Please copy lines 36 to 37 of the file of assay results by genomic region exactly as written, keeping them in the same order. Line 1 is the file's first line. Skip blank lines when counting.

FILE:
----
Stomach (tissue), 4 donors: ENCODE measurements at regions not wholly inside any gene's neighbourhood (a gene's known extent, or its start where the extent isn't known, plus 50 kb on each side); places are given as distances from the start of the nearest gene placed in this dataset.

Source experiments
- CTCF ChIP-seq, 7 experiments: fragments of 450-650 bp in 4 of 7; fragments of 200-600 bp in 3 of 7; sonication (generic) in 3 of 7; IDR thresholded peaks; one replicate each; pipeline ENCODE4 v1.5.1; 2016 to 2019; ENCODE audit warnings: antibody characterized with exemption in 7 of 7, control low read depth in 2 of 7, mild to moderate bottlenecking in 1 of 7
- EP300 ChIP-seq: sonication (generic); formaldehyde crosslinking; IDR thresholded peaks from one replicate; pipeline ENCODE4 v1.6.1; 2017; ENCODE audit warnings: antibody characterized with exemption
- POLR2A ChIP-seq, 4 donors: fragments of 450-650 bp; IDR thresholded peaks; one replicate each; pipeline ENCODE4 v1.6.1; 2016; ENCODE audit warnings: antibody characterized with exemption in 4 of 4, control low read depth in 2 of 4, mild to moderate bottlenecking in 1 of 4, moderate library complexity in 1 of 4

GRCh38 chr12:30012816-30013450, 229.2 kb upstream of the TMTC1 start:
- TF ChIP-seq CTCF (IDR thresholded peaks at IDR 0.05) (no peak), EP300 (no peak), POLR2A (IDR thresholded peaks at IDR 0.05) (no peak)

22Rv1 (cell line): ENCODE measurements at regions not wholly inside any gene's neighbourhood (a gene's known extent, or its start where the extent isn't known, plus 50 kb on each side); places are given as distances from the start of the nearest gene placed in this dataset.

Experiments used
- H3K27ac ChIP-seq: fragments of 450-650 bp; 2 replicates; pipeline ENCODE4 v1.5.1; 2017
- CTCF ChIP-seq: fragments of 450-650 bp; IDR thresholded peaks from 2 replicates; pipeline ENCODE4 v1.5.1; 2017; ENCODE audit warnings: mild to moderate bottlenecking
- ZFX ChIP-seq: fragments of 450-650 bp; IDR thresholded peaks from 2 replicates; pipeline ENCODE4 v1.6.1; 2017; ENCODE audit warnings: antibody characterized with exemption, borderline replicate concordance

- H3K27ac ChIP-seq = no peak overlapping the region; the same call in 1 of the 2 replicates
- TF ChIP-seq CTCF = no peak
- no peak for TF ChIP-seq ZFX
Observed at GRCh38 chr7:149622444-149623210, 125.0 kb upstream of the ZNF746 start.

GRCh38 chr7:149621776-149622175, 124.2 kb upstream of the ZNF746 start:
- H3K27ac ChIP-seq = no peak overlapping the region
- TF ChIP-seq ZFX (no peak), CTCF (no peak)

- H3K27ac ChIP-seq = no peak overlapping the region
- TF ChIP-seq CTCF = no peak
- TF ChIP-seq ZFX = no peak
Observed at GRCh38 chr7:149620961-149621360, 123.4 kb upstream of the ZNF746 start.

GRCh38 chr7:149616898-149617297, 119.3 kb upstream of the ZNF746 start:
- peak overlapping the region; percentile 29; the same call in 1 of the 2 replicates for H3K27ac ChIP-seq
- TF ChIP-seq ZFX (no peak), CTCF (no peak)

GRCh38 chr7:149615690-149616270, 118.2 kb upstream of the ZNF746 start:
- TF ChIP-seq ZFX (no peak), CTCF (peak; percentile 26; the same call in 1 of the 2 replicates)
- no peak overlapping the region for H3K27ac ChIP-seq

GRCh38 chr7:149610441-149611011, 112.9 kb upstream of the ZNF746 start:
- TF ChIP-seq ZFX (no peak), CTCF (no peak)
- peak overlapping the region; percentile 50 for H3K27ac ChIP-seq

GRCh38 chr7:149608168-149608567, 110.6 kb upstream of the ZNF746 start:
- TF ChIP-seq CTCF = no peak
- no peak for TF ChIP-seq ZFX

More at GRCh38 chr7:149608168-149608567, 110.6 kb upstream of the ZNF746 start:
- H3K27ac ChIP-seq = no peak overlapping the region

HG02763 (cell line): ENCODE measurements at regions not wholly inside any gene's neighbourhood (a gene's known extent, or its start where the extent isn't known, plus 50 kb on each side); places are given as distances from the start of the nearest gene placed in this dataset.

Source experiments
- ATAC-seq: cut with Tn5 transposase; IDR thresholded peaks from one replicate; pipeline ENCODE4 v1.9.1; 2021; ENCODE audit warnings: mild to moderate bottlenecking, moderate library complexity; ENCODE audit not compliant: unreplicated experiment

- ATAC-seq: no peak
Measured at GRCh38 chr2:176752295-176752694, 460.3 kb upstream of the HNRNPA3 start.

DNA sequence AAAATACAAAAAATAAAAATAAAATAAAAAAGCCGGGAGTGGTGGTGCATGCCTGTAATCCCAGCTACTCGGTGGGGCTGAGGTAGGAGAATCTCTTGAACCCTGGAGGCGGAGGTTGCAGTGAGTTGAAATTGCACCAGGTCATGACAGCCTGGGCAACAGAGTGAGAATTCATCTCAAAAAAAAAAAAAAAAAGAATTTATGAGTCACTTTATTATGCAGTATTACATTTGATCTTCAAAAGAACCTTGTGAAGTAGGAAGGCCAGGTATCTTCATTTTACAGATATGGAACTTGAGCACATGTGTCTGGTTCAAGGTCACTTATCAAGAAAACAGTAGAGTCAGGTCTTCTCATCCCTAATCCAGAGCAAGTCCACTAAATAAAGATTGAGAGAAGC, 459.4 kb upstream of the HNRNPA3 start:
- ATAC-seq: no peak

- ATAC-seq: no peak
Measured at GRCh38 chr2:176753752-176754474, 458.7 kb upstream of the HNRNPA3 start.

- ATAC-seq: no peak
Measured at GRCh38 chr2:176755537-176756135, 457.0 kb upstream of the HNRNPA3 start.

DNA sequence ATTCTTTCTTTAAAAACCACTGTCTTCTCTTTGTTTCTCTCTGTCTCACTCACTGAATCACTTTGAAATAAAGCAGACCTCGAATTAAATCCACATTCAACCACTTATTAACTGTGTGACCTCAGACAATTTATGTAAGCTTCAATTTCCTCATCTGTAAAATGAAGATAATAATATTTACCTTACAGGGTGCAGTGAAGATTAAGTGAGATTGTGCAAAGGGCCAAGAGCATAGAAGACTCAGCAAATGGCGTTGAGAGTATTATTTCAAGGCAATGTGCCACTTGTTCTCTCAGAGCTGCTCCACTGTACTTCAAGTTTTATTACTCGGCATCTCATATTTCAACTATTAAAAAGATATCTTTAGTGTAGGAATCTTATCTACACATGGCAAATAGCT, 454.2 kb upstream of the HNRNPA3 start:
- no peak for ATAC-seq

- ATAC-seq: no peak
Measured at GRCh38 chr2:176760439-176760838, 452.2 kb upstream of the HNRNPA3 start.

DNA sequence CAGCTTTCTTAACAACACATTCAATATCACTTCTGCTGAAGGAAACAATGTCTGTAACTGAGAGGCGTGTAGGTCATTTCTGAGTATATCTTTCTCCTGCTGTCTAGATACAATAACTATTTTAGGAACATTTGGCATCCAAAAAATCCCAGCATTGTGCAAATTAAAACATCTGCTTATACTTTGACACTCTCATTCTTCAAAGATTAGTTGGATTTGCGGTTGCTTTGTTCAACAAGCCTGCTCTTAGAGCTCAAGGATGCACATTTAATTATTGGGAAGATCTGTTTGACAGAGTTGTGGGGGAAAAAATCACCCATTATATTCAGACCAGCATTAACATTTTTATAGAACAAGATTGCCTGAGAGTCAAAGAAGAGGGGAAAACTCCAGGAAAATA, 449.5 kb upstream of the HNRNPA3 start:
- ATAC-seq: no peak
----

More at GRCh38 chr7:149608168-149608567, 110.6 kb upstream of the ZNF746 start:
- H3K27ac ChIP-seq = no peak overlapping the region